The FitChef Food Label 101


A 2016 South African study found that just over 1 in 3 consumers frequently or always read the nutrition information on a food label. One of the main reasons for not doing so is always buying the same type of product, a lack of interest, and time to study the information. For many health-conscious eaters, there is a lack of trust in food labelling information. FitChef is proud of our clean food labels, made from whole, fresh food. Understanding the food label of a product will help you to distinguish between unhealthy and healthier options.

Serving Size

Each product will have a serving size to indicate the portion that the meal should be eaten at a time. Controlling serving sizes is a surefire way to help manage total energy intake, and hence weight. This is why FitChef meals and snacks are perfectly portioned to help you reach your health and wellness goals.

List of Ingredients

All foods will have a list of ingredients indicated in descending order of weight. This list also includes all additives like preservatives, colourants, and flavourants. If a product has an ingredient that you are trying to cut down on, such as salt or sugar, for example, you will want to aim for the ingredient in question to be as low down on the list of as possible or find a more suitable alternative altogether. As a rule, the longer the list, the more processed the food. Try to choose food products with as few ingredients as possible, or at least with every day, real food ingredients, like fruit, vegetables, lean meat, dairy, and the like.


Any food can cause an allergy but despite the human diet being so diverse, there are nine major or common (potential) allergens in South Africa: egg, cow’s milk, soy, gluten, tree nuts, and peanuts. For this reason, these are the allergens that FitChef labels on all our meals so that allergen sufferers are resting assured as to what goes into their meals.

Nutrition Information

Table The typical nutrition information table will give you information on the energy and nutrients of the product, both per 100g (solid) or per 100ml (liquid), as well as per serving of the product. If comparing more than one product, you can use this to compare like for like. In this table, the amount of energy is stated in kilojoules (kJ), the standard unit of measurement of foods and drinks. We use kJ in South Africa whereas calories (kcal) are used internationally. To convert calories to kJ, simply multiply by 4.2 kJ. Next, the macronutrients protein, carbohydrate and fat are listed. The carbohydrate content includes total sugars, both the naturally occurring sugars like fruit and lactose from milk, as well as added sugar. The fat content will also have a breakdown of saturated fat.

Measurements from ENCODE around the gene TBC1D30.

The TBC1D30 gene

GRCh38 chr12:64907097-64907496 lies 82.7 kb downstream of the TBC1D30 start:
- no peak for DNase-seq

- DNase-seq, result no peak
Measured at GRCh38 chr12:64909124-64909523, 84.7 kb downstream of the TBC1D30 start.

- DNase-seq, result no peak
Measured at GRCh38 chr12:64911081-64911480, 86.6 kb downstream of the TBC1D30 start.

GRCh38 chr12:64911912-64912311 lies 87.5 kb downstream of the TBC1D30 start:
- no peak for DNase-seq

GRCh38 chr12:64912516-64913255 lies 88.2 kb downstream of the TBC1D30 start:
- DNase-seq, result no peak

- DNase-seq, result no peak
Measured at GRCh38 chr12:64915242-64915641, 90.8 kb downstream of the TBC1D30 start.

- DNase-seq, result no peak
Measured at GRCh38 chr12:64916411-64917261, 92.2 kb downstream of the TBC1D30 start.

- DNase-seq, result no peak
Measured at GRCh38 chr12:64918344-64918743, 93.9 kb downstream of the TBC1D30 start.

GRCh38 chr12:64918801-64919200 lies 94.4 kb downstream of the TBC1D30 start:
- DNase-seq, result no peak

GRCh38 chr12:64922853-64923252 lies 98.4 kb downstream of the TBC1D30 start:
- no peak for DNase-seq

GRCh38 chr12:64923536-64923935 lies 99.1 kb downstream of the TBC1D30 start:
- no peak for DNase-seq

Fibre and sodium are listed, and the manufacturer may also choose to add other info like nutrients specific to that product. For example, a yoghurt may wish to indicate calcium on the label. If there are claims made on a label, it is mandatory to have a nutritional table in order to justify that claim. Some common examples of claims on a label could be high protein (at least 10g/100g or 5g/100ml, as well as meet certain quality criteria.), low salt (≤120mg sodium/100g product or ≤300 mg salt/100g product), or high fibre (more than 6g of fibre per 100g).

The FitChef Difference at FitChef, we take great pride in our food labeling with the aim to empower South Africans to easily understand a label and make healthier choices to improve their nutrition, and ultimately their health.

Trust in our food and trust in our labels by signing up for a recurring order and live the FitChef lifestyle from today at

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